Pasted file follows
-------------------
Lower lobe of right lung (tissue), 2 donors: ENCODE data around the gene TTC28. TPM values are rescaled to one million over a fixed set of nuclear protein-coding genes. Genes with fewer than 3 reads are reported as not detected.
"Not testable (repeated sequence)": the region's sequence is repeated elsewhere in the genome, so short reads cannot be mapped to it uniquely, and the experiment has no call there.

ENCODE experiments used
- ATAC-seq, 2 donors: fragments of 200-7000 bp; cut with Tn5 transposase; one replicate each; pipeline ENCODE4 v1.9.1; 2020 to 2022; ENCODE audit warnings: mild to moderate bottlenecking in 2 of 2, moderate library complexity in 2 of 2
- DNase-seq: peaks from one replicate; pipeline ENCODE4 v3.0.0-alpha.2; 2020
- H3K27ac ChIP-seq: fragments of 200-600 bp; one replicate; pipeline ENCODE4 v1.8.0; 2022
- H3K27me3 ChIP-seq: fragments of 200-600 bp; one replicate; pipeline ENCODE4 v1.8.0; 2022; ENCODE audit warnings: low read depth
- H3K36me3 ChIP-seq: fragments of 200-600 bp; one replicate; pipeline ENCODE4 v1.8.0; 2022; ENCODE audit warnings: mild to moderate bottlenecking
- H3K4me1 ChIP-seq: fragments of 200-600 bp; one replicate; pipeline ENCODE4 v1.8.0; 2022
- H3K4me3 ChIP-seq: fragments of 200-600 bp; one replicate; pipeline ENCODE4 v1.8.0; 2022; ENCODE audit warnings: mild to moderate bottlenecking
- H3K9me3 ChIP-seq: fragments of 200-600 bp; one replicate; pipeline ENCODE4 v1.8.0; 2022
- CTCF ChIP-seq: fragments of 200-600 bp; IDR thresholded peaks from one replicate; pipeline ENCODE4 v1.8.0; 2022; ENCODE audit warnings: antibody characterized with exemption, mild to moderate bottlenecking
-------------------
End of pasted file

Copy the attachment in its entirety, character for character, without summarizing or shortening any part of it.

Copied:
Lower lobe of right lung (tissue), 2 donors: ENCODE data around the gene TTC28. TPM values are rescaled to one million over a fixed set of nuclear protein-coding genes. Genes with fewer than 3 reads are reported as not detected.
"Not testable (repeated sequence)": the region's sequence is repeated elsewhere in the genome, so short reads cannot be mapped to it uniquely, and the experiment has no call there.

ENCODE experiments used
- ATAC-seq, 2 donors: fragments of 200-7000 bp; cut with Tn5 transposase; one replicate each; pipeline ENCODE4 v1.9.1; 2020 to 2022; ENCODE audit warnings: mild to moderate bottlenecking in 2 of 2, moderate library complexity in 2 of 2
- DNase-seq: peaks from one replicate; pipeline ENCODE4 v3.0.0-alpha.2; 2020
- H3K27ac ChIP-seq: fragments of 200-600 bp; one replicate; pipeline ENCODE4 v1.8.0; 2022
- H3K27me3 ChIP-seq: fragments of 200-600 bp; one replicate; pipeline ENCODE4 v1.8.0; 2022; ENCODE audit warnings: low read depth
- H3K36me3 ChIP-seq: fragments of 200-600 bp; one replicate; pipeline ENCODE4 v1.8.0; 2022; ENCODE audit warnings: mild to moderate bottlenecking
- H3K4me1 ChIP-seq: fragments of 200-600 bp; one replicate; pipeline ENCODE4 v1.8.0; 2022
- H3K4me3 ChIP-seq: fragments of 200-600 bp; one replicate; pipeline ENCODE4 v1.8.0; 2022; ENCODE audit warnings: mild to moderate bottlenecking
- H3K9me3 ChIP-seq: fragments of 200-600 bp; one replicate; pipeline ENCODE4 v1.8.0; 2022
- CTCF ChIP-seq: fragments of 200-600 bp; IDR thresholded peaks from one replicate; pipeline ENCODE4 v1.8.0; 2022; ENCODE audit warnings: antibody characterized with exemption, mild to moderate bottlenecking